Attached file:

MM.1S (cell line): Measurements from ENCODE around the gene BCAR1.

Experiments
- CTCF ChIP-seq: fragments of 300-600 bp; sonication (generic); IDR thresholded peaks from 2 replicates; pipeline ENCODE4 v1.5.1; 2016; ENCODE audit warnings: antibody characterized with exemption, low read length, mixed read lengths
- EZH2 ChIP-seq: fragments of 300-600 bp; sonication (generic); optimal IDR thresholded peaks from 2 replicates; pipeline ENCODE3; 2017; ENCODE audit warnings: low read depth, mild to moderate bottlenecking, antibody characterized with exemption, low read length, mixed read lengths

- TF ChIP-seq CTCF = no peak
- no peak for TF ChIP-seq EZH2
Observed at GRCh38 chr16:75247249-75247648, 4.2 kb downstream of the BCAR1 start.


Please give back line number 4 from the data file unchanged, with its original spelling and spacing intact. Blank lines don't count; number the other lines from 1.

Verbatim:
- EZH2 ChIP-seq: fragments of 300-600 bp; sonication (generic); optimal IDR thresholded peaks from 2 replicates; pipeline ENCODE3; 2017; ENCODE audit warnings: low read depth, mild to moderate bottlenecking, antibody characterized with exemption, low read length, mixed read lengths